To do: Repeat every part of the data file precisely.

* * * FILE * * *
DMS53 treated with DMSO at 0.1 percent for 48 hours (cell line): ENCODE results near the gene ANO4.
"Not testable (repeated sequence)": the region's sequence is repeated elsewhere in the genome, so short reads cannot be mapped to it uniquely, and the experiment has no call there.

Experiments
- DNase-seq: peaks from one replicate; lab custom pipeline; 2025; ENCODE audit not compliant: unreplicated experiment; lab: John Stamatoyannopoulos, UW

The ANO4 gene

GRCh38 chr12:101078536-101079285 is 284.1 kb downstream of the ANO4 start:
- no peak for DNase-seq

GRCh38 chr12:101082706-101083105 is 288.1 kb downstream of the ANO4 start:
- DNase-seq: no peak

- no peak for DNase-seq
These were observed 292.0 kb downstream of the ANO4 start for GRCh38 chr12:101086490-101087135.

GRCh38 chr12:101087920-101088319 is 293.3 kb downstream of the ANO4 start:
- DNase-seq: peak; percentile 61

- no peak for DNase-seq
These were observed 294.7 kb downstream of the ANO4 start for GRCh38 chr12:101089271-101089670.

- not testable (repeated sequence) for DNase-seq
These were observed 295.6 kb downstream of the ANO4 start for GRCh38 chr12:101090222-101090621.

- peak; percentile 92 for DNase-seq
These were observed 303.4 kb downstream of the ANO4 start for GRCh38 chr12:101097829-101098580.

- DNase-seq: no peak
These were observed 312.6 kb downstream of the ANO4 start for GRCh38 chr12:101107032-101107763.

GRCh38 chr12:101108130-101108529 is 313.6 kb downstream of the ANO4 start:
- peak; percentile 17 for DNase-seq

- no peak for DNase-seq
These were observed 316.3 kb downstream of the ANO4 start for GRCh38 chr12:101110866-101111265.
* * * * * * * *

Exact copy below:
DMS53 treated with DMSO at 0.1 percent for 48 hours (cell line): ENCODE results near the gene ANO4.
"Not testable (repeated sequence)": the region's sequence is repeated elsewhere in the genome, so short reads cannot be mapped to it uniquely, and the experiment has no call there.

Experiments
- DNase-seq: peaks from one replicate; lab custom pipeline; 2025; ENCODE audit not compliant: unreplicated experiment; lab: John Stamatoyannopoulos, UW

The ANO4 gene

GRCh38 chr12:101078536-101079285 is 284.1 kb downstream of the ANO4 start:
- no peak for DNase-seq

GRCh38 chr12:101082706-101083105 is 288.1 kb downstream of the ANO4 start:
- DNase-seq: no peak

- no peak for DNase-seq
These were observed 292.0 kb downstream of the ANO4 start for GRCh38 chr12:101086490-101087135.

GRCh38 chr12:101087920-101088319 is 293.3 kb downstream of the ANO4 start:
- DNase-seq: peak; percentile 61

- no peak for DNase-seq
These were observed 294.7 kb downstream of the ANO4 start for GRCh38 chr12:101089271-101089670.

- not testable (repeated sequence) for DNase-seq
These were observed 295.6 kb downstream of the ANO4 start for GRCh38 chr12:101090222-101090621.

- peak; percentile 92 for DNase-seq
These were observed 303.4 kb downstream of the ANO4 start for GRCh38 chr12:101097829-101098580.

- DNase-seq: no peak
These were observed 312.6 kb downstream of the ANO4 start for GRCh38 chr12:101107032-101107763.

GRCh38 chr12:101108130-101108529 is 313.6 kb downstream of the ANO4 start:
- peak; percentile 17 for DNase-seq

- no peak for DNase-seq
These were observed 316.3 kb downstream of the ANO4 start for GRCh38 chr12:101110866-101111265.